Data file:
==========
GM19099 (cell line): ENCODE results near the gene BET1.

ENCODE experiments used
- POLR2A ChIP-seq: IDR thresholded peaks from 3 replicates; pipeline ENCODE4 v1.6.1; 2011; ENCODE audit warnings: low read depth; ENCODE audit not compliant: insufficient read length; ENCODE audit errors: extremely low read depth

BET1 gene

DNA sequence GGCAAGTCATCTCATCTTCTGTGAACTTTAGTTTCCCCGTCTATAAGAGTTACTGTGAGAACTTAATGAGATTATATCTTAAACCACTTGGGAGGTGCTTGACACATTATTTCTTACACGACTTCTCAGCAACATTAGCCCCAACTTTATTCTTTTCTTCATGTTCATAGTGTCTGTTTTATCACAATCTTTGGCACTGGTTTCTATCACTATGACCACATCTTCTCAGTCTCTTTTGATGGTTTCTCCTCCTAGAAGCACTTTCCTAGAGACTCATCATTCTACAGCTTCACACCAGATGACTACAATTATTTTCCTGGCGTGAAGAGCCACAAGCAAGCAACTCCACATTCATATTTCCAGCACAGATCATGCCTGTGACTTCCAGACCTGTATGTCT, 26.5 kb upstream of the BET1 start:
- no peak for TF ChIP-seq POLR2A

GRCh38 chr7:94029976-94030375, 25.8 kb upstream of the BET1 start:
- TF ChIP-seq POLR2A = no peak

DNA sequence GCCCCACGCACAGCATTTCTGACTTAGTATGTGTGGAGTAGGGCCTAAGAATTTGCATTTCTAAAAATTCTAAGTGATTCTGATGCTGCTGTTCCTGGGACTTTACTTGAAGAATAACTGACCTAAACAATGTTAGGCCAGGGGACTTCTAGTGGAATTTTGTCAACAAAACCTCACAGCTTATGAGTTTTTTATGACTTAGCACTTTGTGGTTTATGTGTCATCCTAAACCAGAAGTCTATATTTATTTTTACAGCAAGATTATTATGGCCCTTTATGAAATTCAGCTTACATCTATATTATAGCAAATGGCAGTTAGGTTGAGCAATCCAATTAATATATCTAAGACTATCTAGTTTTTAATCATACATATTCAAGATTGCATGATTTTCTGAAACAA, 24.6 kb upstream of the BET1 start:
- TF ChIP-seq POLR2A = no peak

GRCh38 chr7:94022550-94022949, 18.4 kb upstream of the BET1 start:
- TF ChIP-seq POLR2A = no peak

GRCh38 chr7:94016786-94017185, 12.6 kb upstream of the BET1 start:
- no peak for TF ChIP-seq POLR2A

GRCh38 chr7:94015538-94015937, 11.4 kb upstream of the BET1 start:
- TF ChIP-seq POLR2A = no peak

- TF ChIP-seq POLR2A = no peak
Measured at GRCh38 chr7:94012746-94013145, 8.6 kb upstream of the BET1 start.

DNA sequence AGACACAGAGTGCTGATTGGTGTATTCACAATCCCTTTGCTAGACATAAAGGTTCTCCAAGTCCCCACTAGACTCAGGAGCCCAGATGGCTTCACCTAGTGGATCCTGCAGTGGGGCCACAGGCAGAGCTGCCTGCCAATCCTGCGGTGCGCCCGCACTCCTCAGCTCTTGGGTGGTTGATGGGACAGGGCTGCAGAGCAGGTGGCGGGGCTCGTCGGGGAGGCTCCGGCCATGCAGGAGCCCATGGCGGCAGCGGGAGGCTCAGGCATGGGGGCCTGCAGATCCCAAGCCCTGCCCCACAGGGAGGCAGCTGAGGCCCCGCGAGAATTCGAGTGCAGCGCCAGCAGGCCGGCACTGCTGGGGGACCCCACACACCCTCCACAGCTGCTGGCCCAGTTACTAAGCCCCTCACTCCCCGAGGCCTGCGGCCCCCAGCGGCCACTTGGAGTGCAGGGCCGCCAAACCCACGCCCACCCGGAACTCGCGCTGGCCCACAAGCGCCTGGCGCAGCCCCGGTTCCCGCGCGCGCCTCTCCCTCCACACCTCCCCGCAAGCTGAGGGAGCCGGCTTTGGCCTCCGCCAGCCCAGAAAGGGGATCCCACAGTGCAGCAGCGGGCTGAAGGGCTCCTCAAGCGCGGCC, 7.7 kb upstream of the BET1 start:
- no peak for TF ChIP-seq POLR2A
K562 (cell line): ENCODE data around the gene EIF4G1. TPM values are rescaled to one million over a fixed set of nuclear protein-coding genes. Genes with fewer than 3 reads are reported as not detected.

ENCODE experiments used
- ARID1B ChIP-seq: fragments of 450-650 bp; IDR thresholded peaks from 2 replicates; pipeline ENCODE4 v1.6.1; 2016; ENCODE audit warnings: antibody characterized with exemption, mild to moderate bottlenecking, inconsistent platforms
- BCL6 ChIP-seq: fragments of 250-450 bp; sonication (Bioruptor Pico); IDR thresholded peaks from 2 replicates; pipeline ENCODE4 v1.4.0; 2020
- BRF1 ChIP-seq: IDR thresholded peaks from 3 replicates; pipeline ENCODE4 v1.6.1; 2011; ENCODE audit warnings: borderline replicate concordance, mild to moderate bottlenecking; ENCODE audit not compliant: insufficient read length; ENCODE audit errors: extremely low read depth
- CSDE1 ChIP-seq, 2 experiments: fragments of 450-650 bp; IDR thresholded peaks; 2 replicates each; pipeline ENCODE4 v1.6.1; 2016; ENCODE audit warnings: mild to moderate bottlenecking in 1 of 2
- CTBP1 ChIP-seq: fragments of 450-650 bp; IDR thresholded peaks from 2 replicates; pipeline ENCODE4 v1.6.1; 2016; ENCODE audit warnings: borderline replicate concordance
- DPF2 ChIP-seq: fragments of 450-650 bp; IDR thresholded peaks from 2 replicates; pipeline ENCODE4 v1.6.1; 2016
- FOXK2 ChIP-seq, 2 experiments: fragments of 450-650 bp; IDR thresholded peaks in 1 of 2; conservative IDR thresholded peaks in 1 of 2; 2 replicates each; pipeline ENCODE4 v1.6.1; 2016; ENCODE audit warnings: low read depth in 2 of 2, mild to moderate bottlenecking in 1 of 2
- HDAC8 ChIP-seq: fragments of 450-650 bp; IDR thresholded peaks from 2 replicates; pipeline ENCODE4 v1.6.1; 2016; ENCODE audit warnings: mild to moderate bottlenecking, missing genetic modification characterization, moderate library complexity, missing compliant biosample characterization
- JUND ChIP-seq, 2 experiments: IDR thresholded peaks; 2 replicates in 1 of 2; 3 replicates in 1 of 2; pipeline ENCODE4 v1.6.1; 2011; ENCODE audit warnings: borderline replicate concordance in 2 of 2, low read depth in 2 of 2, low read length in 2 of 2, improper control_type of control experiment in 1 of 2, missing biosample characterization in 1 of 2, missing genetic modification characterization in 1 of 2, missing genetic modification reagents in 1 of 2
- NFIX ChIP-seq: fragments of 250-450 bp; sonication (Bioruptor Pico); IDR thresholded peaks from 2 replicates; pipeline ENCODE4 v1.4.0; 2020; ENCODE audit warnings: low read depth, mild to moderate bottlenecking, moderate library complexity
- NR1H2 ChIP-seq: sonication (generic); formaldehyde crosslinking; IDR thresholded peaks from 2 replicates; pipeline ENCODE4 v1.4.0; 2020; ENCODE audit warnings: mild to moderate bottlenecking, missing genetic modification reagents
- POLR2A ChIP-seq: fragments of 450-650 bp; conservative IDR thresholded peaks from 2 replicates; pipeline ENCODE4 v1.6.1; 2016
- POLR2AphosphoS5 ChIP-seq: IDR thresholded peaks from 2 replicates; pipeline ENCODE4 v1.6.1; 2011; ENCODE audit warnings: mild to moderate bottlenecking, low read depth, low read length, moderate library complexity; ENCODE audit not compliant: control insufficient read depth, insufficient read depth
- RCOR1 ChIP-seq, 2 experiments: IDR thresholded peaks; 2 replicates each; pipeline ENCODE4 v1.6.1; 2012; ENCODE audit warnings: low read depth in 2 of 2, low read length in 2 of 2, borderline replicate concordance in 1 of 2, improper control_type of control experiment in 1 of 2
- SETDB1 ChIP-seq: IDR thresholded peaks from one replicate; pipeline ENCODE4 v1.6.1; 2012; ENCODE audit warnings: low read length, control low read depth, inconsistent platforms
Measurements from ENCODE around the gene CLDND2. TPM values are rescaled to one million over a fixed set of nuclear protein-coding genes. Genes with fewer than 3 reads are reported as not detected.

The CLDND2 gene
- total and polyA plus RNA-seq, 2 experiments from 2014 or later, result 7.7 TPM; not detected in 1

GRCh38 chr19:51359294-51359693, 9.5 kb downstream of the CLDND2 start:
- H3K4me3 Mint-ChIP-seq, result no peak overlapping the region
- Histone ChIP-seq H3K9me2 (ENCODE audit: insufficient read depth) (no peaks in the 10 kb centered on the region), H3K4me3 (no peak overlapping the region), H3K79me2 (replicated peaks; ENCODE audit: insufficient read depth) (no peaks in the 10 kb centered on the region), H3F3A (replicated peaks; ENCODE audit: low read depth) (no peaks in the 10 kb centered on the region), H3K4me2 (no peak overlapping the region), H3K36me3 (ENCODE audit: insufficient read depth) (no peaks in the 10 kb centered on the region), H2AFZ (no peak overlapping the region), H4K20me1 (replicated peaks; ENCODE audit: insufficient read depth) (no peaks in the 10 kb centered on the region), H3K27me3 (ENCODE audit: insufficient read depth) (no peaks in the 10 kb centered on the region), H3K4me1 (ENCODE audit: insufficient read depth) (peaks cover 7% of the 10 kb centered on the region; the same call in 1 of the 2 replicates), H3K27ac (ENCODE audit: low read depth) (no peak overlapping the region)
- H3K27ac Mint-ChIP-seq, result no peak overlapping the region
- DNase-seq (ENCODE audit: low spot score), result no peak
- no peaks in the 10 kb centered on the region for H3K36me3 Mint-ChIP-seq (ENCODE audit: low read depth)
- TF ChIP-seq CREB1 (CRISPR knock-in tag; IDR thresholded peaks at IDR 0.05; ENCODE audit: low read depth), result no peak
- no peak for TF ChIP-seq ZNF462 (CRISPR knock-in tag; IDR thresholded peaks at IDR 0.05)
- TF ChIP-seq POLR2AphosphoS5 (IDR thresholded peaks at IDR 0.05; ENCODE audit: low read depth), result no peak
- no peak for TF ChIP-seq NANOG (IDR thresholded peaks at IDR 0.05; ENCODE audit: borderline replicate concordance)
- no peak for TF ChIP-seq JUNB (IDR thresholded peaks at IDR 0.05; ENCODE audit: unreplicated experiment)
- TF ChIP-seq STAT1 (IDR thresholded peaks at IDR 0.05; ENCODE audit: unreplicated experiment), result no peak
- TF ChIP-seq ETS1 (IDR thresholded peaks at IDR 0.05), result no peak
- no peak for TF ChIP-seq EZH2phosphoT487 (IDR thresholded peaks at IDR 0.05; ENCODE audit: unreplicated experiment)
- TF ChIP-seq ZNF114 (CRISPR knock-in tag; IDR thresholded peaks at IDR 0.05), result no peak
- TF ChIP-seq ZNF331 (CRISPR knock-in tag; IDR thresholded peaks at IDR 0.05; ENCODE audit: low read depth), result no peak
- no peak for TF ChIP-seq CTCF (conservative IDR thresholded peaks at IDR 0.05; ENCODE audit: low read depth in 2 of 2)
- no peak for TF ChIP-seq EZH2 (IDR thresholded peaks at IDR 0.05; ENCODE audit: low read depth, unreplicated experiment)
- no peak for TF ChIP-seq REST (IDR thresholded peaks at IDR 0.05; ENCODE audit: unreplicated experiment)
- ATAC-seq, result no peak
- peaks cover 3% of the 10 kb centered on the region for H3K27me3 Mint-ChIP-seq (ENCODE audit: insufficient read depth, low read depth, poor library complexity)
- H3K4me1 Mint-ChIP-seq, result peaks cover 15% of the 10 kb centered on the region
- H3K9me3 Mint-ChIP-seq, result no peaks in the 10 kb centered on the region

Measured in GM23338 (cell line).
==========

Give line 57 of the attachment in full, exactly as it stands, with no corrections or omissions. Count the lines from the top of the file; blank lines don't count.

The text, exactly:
- no peak for TF ChIP-seq CTCF (conservative IDR thresholded peaks at IDR 0.05; ENCODE audit: low read depth in 2 of 2)